Filling the media void
In an Aug. 27 Newark Star-Ledger article, Professor of Communication Studies Joseph Tuman said online reporters, bloggers and other non-traditional media members have changed the way political conventions are being covered. He noted that the Obama campaign has side-stepped traditional media when distributing its message during the convention. "The whole idea of going to the Broncos stadium on Thursday after the networks have spent a huge amount of money on infrastructure in the convention hall is a slap in their face," Tuman said.
On Russia and Georgia
Atwitter about social media and conventions
In a letter to the editor in the International Herald Tribune, Associate Professor of International Relations Andrei P. Tsygankov noted that Georgia's recent military intervention in South Ossetia was not the first time the country has used force to solve a territorial issue. He said the United States hasn't considered the Russian perspective when supporting the Georgians in the situation. "Although the United States never approved Georgia's attack on South Ossetia, Washington continues to arm Saakashvili's militaristic regime," he wrote. "It insists on bringing Georgia into NATO without addressing Russia's concerns. And it seeks to isolate Russia from energy infrastructure in the region."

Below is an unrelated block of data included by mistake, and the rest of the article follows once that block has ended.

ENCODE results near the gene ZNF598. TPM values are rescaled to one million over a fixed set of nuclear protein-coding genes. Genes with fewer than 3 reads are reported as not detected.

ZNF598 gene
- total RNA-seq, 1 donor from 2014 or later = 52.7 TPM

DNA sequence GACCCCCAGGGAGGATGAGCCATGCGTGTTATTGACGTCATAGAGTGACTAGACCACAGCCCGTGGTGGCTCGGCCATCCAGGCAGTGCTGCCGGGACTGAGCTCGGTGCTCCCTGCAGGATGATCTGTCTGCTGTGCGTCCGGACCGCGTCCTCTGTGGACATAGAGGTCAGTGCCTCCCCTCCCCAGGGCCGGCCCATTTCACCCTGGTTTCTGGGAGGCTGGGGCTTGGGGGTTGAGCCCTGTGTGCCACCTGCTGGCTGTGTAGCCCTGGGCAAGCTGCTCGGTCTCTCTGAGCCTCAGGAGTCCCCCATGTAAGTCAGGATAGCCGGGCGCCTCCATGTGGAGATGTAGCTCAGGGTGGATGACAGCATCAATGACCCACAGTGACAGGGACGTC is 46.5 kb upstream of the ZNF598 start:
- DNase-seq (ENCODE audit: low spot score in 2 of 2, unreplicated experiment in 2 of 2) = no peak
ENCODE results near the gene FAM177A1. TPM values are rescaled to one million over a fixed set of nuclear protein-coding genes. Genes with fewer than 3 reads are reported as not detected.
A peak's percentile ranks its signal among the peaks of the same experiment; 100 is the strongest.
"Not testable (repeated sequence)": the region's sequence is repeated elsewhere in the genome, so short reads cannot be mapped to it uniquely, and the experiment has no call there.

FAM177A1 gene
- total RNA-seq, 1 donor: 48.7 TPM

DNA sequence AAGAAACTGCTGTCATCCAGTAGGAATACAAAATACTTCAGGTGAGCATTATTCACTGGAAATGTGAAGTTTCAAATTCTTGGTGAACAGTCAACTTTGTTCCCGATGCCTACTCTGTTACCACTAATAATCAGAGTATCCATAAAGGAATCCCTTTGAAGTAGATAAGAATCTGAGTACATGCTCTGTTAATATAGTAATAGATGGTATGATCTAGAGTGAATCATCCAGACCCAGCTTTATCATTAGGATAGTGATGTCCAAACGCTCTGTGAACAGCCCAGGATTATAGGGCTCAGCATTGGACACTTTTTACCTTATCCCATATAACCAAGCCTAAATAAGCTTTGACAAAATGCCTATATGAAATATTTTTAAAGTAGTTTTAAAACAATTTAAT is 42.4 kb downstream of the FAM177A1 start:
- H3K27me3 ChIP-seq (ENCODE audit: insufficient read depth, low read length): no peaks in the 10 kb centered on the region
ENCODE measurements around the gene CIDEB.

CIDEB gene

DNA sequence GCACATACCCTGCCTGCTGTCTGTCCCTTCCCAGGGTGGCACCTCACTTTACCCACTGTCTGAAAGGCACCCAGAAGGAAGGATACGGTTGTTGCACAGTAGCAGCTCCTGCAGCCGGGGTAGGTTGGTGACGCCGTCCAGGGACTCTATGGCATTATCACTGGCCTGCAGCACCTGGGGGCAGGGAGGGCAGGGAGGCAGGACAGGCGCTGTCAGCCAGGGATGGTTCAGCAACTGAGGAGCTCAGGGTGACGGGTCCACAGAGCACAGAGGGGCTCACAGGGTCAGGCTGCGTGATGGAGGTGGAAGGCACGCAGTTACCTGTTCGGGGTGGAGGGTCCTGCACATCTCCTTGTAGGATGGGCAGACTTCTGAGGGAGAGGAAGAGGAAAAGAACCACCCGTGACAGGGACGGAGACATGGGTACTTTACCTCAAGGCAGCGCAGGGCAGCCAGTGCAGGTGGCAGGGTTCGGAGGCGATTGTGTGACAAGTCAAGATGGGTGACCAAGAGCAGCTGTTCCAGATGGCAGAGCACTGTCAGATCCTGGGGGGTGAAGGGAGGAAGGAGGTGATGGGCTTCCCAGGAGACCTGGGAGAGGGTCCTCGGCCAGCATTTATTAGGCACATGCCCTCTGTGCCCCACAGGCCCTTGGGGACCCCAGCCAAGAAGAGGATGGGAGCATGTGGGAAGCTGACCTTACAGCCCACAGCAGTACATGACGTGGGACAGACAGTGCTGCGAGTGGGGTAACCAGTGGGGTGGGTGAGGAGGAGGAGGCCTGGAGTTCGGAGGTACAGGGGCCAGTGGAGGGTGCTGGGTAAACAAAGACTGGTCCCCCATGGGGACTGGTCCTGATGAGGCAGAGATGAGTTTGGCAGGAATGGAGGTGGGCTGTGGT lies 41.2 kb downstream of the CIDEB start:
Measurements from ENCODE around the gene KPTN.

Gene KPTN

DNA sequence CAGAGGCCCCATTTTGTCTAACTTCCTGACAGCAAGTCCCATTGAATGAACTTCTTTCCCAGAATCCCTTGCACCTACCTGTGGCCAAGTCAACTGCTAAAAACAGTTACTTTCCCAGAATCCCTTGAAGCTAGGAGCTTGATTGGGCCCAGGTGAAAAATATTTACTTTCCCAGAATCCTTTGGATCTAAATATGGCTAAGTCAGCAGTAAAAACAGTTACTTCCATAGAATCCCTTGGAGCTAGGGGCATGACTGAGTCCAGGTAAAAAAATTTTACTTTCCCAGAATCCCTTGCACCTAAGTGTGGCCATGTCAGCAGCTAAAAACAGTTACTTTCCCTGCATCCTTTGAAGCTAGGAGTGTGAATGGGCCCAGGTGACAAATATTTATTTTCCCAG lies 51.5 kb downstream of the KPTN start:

In an Aug. 27 article in the Austin American-Statesman, Professor of Communication Studies Joseph Tuman said social media tools are allowing convention attendees to communicate with one another over the din of the event, as well as supplement media coverage of the events. "None of the local news stations are sending anyone," Tuman said. "Satellite time is enormously expensive. The local coverage you're likely to get, if any, will be from people who do something via the Web or broadcast through radio."
For more media coverage of faculty, staff, students, alumni and programs,
see SF State in the News.